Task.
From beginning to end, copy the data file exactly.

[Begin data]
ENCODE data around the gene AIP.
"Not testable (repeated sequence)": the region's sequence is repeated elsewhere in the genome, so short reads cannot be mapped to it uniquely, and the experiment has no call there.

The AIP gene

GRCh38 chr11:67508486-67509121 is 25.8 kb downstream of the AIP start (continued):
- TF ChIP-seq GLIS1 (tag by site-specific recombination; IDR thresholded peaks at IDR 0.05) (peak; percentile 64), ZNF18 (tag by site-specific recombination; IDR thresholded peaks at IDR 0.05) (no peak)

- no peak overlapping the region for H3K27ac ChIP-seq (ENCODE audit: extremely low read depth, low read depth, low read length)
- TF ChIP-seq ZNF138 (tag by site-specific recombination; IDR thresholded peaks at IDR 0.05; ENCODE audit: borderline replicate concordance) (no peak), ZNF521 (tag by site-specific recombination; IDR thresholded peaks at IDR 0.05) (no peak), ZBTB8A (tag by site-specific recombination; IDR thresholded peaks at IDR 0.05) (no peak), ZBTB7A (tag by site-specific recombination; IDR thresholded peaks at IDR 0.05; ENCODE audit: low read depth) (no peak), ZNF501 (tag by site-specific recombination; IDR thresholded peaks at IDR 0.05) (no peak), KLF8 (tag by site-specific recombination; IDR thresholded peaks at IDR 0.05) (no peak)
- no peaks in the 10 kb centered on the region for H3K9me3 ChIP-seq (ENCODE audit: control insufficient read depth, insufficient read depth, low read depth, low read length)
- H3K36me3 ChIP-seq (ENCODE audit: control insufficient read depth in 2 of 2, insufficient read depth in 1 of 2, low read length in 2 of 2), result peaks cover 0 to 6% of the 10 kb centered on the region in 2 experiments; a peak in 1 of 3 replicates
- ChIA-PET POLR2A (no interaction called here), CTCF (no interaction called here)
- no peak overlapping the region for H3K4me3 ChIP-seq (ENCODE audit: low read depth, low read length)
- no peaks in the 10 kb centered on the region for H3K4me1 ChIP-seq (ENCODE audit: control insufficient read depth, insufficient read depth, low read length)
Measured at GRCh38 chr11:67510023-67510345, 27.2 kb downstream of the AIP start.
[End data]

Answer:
ENCODE data around the gene AIP.
"Not testable (repeated sequence)": the region's sequence is repeated elsewhere in the genome, so short reads cannot be mapped to it uniquely, and the experiment has no call there.

The AIP gene

GRCh38 chr11:67508486-67509121 is 25.8 kb downstream of the AIP start (continued):
- TF ChIP-seq GLIS1 (tag by site-specific recombination; IDR thresholded peaks at IDR 0.05) (peak; percentile 64), ZNF18 (tag by site-specific recombination; IDR thresholded peaks at IDR 0.05) (no peak)

- no peak overlapping the region for H3K27ac ChIP-seq (ENCODE audit: extremely low read depth, low read depth, low read length)
- TF ChIP-seq ZNF138 (tag by site-specific recombination; IDR thresholded peaks at IDR 0.05; ENCODE audit: borderline replicate concordance) (no peak), ZNF521 (tag by site-specific recombination; IDR thresholded peaks at IDR 0.05) (no peak), ZBTB8A (tag by site-specific recombination; IDR thresholded peaks at IDR 0.05) (no peak), ZBTB7A (tag by site-specific recombination; IDR thresholded peaks at IDR 0.05; ENCODE audit: low read depth) (no peak), ZNF501 (tag by site-specific recombination; IDR thresholded peaks at IDR 0.05) (no peak), KLF8 (tag by site-specific recombination; IDR thresholded peaks at IDR 0.05) (no peak)
- no peaks in the 10 kb centered on the region for H3K9me3 ChIP-seq (ENCODE audit: control insufficient read depth, insufficient read depth, low read depth, low read length)
- H3K36me3 ChIP-seq (ENCODE audit: control insufficient read depth in 2 of 2, insufficient read depth in 1 of 2, low read length in 2 of 2), result peaks cover 0 to 6% of the 10 kb centered on the region in 2 experiments; a peak in 1 of 3 replicates
- ChIA-PET POLR2A (no interaction called here), CTCF (no interaction called here)
- no peak overlapping the region for H3K4me3 ChIP-seq (ENCODE audit: low read depth, low read length)
- no peaks in the 10 kb centered on the region for H3K4me1 ChIP-seq (ENCODE audit: control insufficient read depth, insufficient read depth, low read length)
Measured at GRCh38 chr11:67510023-67510345, 27.2 kb downstream of the AIP start.